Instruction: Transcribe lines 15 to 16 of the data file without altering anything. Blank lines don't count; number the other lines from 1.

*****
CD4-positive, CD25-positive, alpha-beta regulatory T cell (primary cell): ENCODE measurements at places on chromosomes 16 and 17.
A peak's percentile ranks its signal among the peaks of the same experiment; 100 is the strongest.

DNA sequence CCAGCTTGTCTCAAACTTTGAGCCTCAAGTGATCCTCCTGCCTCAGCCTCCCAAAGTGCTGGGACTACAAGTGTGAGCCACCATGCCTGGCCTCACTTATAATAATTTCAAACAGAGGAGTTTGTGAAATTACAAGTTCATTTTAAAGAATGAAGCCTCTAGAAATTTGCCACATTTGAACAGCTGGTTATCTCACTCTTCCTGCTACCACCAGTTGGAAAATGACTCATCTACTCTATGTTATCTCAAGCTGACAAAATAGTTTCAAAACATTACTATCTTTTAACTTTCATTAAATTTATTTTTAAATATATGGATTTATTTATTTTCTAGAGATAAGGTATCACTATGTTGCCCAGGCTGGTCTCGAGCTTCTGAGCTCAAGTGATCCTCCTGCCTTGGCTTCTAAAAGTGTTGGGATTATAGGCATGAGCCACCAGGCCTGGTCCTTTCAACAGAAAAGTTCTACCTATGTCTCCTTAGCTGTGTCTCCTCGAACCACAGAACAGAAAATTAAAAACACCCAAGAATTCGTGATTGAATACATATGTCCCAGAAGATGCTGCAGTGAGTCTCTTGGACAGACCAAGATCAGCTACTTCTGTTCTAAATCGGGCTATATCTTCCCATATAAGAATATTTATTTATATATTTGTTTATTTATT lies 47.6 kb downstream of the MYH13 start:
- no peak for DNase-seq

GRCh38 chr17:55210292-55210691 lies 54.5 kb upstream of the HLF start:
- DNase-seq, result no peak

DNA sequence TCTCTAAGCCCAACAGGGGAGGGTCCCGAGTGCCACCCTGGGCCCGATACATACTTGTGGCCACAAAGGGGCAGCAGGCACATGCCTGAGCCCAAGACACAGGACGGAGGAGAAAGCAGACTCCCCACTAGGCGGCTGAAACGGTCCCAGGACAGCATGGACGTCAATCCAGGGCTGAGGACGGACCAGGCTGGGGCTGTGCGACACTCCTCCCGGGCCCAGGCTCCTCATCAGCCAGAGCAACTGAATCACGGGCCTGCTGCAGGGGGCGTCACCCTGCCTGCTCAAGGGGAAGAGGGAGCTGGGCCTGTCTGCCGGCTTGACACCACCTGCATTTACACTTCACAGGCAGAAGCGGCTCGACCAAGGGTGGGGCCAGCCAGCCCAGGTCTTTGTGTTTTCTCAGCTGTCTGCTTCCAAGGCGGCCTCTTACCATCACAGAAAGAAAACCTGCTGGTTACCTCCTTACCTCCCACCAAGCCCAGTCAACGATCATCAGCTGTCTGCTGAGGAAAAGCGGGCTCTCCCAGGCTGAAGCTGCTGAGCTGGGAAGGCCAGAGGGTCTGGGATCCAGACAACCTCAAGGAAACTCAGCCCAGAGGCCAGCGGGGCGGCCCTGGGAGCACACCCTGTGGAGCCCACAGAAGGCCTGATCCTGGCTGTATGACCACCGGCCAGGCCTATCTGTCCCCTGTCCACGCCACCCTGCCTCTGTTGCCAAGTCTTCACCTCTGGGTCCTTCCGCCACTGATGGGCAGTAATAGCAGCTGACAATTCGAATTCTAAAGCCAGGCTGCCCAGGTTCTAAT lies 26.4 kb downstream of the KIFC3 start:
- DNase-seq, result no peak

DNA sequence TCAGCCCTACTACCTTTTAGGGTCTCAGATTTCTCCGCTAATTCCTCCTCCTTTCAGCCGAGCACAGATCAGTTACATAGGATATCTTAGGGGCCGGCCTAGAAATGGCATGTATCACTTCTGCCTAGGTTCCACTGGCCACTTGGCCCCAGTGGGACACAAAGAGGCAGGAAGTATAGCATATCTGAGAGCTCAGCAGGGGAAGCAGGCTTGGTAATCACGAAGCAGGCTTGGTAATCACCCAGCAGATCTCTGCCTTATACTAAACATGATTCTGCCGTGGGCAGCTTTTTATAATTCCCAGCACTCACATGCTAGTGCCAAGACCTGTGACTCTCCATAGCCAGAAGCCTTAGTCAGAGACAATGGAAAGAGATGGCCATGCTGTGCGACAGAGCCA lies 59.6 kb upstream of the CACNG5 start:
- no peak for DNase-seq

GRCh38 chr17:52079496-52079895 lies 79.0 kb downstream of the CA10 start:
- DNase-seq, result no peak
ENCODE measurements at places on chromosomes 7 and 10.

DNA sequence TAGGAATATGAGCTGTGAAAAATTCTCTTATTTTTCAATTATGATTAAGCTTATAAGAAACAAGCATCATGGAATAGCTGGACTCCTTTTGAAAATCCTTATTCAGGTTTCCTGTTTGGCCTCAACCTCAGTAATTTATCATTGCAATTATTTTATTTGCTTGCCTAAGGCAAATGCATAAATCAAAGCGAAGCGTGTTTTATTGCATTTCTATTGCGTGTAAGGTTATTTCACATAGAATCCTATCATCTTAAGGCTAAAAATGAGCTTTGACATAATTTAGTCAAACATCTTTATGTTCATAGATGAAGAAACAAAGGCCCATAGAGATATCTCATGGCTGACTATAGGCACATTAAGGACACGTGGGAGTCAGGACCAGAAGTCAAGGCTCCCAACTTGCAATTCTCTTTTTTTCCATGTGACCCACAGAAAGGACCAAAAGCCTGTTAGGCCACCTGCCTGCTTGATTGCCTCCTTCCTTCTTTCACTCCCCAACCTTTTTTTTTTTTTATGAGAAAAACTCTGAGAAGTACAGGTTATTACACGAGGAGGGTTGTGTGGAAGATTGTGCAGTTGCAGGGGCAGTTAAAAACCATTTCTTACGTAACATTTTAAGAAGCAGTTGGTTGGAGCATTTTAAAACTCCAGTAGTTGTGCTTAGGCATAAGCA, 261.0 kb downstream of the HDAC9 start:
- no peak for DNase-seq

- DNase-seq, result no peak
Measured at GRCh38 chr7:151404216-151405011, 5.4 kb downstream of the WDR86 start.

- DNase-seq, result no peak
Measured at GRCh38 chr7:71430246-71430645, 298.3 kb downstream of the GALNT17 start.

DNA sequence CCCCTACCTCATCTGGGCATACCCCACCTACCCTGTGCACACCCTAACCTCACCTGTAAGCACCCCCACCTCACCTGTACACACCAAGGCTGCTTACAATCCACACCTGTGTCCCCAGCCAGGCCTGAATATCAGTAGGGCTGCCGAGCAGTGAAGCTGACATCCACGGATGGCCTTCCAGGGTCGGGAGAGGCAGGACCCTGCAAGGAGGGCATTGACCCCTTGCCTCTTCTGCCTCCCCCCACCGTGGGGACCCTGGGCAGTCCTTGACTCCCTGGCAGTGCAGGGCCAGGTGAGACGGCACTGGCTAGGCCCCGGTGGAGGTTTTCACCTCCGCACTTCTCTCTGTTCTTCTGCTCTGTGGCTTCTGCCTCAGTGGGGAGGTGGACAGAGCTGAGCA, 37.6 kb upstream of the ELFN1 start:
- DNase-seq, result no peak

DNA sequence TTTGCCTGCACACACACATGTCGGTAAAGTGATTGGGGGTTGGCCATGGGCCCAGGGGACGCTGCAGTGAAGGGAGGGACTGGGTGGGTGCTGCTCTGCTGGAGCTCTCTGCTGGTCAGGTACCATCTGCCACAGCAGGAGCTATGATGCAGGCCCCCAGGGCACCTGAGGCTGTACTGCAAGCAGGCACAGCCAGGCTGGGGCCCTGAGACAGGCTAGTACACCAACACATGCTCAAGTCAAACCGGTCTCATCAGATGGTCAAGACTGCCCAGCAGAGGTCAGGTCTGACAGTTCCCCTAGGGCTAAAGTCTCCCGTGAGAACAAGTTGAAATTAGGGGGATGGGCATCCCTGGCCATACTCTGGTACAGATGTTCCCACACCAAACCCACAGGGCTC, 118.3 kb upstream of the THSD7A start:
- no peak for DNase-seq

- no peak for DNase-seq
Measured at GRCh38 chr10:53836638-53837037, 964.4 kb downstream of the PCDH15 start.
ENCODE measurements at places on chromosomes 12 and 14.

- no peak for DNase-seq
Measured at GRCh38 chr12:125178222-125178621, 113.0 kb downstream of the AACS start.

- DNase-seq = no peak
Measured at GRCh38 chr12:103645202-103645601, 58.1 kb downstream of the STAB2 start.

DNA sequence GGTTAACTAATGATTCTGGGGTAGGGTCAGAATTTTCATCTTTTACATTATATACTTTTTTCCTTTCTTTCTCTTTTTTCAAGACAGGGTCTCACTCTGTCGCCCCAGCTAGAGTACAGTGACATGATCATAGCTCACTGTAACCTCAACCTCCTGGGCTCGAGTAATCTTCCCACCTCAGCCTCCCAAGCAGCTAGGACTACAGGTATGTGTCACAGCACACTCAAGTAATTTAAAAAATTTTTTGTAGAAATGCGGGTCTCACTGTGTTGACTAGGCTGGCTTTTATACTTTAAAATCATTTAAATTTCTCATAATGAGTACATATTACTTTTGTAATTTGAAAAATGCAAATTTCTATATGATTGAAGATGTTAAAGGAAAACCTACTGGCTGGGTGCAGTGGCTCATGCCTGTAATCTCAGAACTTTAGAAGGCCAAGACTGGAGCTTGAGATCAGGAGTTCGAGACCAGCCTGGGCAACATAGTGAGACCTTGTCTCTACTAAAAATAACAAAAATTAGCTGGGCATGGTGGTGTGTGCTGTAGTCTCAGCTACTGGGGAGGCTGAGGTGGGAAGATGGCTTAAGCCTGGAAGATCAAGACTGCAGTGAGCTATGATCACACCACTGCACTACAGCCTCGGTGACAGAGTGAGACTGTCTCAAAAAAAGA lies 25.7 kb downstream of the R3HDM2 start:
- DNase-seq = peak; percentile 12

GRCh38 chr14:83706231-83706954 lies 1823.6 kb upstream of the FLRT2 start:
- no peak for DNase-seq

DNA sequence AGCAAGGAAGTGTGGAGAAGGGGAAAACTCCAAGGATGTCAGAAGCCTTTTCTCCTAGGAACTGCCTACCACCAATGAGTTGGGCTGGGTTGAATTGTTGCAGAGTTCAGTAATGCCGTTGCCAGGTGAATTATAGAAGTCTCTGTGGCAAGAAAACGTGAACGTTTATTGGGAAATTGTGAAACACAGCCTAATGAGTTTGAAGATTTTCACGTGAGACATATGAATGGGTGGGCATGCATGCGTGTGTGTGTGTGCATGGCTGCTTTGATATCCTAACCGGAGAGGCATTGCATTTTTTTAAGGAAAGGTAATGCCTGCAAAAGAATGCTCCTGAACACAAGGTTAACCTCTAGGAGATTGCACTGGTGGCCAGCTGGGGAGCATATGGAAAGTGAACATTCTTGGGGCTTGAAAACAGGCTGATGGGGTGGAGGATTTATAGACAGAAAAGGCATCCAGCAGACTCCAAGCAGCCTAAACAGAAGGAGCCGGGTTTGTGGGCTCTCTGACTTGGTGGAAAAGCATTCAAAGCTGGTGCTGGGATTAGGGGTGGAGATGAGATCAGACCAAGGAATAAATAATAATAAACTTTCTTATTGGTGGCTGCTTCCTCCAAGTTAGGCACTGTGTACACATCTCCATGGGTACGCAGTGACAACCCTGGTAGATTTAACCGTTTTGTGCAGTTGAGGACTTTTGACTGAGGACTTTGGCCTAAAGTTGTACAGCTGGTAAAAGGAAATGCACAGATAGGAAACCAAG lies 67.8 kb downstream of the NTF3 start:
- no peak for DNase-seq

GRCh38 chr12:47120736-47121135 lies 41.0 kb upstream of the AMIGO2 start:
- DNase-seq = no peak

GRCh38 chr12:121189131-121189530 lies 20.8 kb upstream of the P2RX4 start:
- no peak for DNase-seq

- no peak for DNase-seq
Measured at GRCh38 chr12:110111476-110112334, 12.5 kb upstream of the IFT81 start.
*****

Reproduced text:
- no peak for DNase-seq

- DNase-seq, result no peak